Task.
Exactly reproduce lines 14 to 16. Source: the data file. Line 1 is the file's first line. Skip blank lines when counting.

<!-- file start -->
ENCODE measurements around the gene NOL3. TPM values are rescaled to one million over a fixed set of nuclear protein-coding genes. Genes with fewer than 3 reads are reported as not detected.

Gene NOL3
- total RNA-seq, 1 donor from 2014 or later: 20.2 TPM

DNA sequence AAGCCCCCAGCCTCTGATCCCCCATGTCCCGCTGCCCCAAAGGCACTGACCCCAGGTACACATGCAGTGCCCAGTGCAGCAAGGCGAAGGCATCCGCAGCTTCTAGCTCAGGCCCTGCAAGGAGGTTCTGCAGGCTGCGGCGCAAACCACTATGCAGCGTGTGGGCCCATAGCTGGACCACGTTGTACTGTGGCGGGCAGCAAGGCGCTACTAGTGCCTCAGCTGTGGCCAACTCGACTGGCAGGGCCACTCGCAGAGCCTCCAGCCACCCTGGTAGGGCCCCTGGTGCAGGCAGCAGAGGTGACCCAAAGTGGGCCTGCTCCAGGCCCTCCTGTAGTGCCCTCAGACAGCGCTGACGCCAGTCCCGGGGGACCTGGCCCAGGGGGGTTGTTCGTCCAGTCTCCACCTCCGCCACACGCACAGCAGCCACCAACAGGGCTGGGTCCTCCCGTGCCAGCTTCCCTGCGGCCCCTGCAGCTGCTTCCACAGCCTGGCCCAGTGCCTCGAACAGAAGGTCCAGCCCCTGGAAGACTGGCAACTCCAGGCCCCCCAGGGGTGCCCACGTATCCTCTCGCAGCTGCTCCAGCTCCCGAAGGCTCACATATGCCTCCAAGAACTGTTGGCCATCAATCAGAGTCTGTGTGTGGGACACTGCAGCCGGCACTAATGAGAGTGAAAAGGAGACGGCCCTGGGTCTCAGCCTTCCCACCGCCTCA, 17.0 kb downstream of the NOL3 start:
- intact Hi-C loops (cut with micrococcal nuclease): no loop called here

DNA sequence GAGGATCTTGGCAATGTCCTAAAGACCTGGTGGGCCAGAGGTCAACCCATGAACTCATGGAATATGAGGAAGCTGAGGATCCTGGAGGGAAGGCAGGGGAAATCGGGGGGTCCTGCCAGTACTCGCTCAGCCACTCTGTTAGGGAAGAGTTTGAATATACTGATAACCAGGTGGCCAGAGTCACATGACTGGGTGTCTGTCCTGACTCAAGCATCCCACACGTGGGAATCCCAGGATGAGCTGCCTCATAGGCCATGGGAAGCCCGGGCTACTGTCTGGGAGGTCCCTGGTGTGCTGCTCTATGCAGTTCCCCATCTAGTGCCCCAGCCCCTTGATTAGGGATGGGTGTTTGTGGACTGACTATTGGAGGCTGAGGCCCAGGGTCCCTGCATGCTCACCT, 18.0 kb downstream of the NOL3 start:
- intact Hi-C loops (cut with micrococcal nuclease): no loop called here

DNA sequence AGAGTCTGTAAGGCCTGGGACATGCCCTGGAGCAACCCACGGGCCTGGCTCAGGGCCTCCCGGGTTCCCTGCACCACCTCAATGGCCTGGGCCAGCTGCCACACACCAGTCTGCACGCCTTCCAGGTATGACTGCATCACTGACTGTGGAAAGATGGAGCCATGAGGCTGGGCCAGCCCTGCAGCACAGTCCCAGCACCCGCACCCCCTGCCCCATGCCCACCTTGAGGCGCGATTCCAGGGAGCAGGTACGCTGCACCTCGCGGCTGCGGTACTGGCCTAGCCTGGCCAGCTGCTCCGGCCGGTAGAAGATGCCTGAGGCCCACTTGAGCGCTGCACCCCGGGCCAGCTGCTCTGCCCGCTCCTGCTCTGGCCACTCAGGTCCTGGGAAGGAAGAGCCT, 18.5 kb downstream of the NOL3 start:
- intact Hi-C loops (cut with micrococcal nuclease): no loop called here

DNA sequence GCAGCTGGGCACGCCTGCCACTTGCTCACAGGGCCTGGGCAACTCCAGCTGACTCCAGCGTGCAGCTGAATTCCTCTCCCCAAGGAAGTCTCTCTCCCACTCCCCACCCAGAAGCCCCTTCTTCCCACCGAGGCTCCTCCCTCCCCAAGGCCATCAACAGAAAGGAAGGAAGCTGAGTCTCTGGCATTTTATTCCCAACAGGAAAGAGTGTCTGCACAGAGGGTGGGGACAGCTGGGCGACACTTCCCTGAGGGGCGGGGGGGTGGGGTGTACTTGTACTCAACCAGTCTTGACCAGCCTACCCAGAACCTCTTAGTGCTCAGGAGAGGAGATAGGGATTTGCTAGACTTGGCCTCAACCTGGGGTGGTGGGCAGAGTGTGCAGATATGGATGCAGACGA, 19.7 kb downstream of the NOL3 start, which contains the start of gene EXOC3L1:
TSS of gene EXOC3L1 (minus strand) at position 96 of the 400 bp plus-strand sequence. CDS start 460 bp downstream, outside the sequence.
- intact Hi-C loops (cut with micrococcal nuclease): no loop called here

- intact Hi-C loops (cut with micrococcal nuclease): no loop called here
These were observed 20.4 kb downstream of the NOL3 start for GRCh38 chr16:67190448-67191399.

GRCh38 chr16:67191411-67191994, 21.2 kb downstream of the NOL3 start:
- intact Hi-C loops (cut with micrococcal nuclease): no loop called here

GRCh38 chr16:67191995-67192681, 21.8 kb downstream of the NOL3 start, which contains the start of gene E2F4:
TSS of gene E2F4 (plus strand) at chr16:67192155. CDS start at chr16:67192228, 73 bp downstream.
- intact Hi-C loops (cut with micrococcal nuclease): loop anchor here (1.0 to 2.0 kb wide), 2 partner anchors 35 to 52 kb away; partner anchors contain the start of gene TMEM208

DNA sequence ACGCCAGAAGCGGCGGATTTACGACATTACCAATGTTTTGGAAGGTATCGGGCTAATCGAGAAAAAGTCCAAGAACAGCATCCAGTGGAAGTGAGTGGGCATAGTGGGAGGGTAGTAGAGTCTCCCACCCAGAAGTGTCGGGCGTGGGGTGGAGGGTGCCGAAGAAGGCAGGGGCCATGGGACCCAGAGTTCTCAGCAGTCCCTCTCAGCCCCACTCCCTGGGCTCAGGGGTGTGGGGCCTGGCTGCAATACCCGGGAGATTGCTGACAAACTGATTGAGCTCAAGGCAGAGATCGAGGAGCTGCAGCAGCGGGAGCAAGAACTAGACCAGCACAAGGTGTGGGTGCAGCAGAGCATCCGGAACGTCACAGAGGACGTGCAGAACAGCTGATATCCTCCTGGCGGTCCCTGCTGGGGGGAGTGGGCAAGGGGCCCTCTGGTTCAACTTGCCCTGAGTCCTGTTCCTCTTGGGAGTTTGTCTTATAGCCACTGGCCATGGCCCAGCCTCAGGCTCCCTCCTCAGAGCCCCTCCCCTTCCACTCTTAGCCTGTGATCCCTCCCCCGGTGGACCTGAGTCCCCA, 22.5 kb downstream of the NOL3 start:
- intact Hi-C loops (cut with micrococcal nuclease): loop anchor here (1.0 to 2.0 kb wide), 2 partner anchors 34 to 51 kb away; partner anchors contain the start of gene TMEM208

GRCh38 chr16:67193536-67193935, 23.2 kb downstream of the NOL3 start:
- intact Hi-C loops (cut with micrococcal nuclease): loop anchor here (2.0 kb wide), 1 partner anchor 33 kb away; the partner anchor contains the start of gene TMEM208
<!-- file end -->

These were observed 20.4 kb downstream of the NOL3 start for GRCh38 chr16:67190448-67191399.

GRCh38 chr16:67191411-67191994, 21.2 kb downstream of the NOL3 start:
- intact Hi-C loops (cut with micrococcal nuclease): no loop called here